Reverse osmosis systems (Figure 8) are used to remove a significant amount of water quickly and concentrate the sap for heat finishing. Reverse osmosis uses pressure and semipermeable membranes to force water out of the sap while leaving the sugars and other dissolved solids. Sap with a 2% sugar content takes about 43 gallons of sap to produce 1 gallon of syrup. If that sap can be concentrated to just 4% using reverse osmosis initially, it only takes 21 gallons of concentrate to produce 1 gallon of sap after finishing. Obtain reverse osmosis systems from your local hardware stores; just make sure that they don’t have a carbon filter, as this will remove beneficial nutrients from the sap

A tank with tubes in a garage with a car in the background. 
Figure 8. Reverse Osmosis System

Other Equipment

Brix Refractometer

A Brix refractometer is used to measure sugar content. This tool helps calculate the amount of sap needed to make 1 gallon of syrup. The revised Jones Rule equation is the amount of sap = 87.1/Brix – 0.32, where the Brix reading from the refractometer is used. The Brix refractometer can also be used when boiling or concentrating the sap to monitor the sugar content progress. They can cost anywhere from a few hundred dollars, like the digital one from Hannah Instruments depicted in Figure 9, to an optical type, costing around $20. Both can be useful; it depends on your budget and how accurate you need it to be. A quick Google search will yield many suppliers for both types.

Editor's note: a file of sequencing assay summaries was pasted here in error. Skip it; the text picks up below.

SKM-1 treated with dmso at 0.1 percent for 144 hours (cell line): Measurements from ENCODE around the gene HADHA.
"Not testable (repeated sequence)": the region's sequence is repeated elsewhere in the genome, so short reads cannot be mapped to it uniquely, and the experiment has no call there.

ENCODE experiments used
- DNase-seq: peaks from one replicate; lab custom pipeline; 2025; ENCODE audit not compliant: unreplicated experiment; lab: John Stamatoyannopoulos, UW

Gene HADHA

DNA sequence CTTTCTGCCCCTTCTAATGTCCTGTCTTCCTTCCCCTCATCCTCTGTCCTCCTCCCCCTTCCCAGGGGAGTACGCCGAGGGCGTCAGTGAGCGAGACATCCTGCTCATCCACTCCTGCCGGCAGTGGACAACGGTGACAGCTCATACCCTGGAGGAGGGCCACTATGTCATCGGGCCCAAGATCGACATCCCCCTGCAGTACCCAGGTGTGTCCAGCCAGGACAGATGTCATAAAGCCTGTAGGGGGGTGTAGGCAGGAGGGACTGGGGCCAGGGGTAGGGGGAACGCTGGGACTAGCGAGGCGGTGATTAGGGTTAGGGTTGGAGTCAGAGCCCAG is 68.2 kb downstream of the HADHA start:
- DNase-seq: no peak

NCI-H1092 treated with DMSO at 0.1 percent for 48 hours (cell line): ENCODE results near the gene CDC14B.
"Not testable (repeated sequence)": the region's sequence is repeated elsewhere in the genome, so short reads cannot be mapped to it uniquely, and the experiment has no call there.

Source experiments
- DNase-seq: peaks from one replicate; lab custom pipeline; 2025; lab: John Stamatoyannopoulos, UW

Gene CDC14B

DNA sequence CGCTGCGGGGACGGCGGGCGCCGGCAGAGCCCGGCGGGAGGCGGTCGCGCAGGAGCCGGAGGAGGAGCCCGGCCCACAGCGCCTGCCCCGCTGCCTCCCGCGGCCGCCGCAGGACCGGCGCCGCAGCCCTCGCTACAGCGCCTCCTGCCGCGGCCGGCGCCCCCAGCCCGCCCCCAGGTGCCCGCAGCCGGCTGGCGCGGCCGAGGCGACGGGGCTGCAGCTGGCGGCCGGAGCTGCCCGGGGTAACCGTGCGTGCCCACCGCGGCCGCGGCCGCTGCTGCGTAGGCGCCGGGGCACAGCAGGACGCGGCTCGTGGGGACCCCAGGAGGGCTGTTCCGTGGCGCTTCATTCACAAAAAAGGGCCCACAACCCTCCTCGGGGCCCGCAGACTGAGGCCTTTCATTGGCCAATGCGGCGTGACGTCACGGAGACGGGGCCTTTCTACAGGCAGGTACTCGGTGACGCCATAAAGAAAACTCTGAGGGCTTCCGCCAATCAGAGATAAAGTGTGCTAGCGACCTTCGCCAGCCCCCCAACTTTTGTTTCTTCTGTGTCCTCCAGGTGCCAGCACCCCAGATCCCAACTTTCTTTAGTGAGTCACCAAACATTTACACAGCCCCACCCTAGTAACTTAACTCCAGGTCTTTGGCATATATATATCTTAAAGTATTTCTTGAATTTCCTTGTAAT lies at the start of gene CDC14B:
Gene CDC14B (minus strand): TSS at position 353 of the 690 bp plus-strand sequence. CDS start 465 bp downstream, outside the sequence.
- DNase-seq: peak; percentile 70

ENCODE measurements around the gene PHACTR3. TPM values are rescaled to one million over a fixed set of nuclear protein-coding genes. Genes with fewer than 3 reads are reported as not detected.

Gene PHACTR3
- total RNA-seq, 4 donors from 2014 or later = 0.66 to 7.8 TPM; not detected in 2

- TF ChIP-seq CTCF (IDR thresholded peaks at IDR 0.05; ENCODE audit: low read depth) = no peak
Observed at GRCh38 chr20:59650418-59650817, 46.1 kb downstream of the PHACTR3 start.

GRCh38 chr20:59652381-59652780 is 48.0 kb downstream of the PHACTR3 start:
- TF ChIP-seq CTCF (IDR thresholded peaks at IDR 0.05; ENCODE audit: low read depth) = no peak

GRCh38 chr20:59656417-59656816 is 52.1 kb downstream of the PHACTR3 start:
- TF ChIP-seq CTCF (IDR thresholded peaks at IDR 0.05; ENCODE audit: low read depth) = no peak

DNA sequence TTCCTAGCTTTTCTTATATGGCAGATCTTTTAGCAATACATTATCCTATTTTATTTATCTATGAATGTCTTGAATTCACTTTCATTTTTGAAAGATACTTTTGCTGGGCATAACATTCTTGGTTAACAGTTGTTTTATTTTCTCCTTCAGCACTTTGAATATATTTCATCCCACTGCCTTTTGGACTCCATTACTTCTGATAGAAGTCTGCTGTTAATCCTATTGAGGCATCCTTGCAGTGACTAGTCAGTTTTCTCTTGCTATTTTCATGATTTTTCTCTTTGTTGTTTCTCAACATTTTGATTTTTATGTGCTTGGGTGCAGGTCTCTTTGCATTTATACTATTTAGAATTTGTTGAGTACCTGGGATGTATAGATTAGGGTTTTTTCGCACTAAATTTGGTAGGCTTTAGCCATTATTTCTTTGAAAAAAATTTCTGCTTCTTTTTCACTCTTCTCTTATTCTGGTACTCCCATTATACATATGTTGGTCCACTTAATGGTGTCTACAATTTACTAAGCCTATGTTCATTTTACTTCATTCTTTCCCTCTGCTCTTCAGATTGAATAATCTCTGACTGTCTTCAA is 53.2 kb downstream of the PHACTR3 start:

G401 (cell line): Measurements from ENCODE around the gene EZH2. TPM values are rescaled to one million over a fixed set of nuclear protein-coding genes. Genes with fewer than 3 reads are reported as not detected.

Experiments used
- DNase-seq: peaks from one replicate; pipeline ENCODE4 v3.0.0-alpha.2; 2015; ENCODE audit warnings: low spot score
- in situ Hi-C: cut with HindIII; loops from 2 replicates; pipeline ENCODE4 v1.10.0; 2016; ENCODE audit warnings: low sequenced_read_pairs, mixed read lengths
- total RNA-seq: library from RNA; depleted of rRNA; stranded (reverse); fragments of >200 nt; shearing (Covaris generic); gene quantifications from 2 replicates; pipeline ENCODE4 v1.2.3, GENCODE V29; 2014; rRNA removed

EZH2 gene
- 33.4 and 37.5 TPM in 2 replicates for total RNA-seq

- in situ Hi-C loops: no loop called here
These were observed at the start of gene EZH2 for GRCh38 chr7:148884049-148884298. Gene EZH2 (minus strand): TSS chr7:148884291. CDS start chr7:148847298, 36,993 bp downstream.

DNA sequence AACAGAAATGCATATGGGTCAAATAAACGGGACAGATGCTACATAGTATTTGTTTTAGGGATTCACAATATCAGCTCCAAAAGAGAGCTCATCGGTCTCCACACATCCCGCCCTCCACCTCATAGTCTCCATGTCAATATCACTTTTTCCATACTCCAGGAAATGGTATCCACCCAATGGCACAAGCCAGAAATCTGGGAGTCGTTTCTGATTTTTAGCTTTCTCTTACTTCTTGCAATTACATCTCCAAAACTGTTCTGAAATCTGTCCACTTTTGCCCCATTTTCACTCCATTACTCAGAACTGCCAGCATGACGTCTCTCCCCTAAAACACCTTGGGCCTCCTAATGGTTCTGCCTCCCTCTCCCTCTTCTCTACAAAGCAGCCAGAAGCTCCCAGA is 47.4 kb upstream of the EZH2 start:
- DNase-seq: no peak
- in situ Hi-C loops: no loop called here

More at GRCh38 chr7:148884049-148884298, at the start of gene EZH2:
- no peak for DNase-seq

A device with a screen and buttons in a cardboard box. 
Figure 9. Brix Refractometer

Vacuum Filter

An important step in maple syrup processing is to filter the syrup right before finishing it. This filtering removes any particulates left in the syrup, referred to as “sugar sand.” A cheesecloth or coffee filter is often used for small-scale production, but more efficient vacuum filter presses (Figure 10) are available for larger operations. These typically cost a few hundred dollars based on quality and manufacturer.

A tall metal pot with a vacuum seal sits on a table. 
Figure 10. Vacuum Filter


Additional Information

Heiligmann, R. G., Koelling, M. R., Perkings, T. D., & van den Berg, A. K. (2022). North American maple syrup producers manual (3rd ed.). North American Maple Syrup Council.


Findlay, G. H., & Snell, J. F. (1935). Some constituents of the sap of the sugar maple (Acer saccharum, Marsh.). Canadian Journal of Research, 13(5), 269–275.

Garcia, E. J., McDowell, T., Ketola, C., Jennings, M., Miller, J. D., & Renaud, J. B. (2020). Metabolomics reveals chemical changes in Acer saccharum sap over a maple syrup production season. PLoS One, 15(8), e0235787.

U.S Food and Drug Administration (FDA). (2023). TITLE 21--FOOD AND DRUGS. CFR - Code of Federal Regulations Title 21. Title 21, sec 168-180.


All photos, graphs, and tables may not be used without written permission from the authors. Pictures were provided by Jesse Mathews. This project was funded in part by the United State Department of Agriculture (USDA) Agricultural Marketing Service Acer Access and Development Program, Utah State University (USU) Extension Grants Program, Utah Agricultural Experiment Station (UAES), and the USU’s Center for Water-Efficient Landscaping (CWEL). The information reflects the views of the author(s) and not granting agencies. We sincerely thank Utah Farm Bureau Federation, the Stokes Nature Center (Logan, UT), Woodland Hills City, UT, and Woodland Hills Outdoors (Woodland Hills, UT).

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October 2023
Utah State University Extension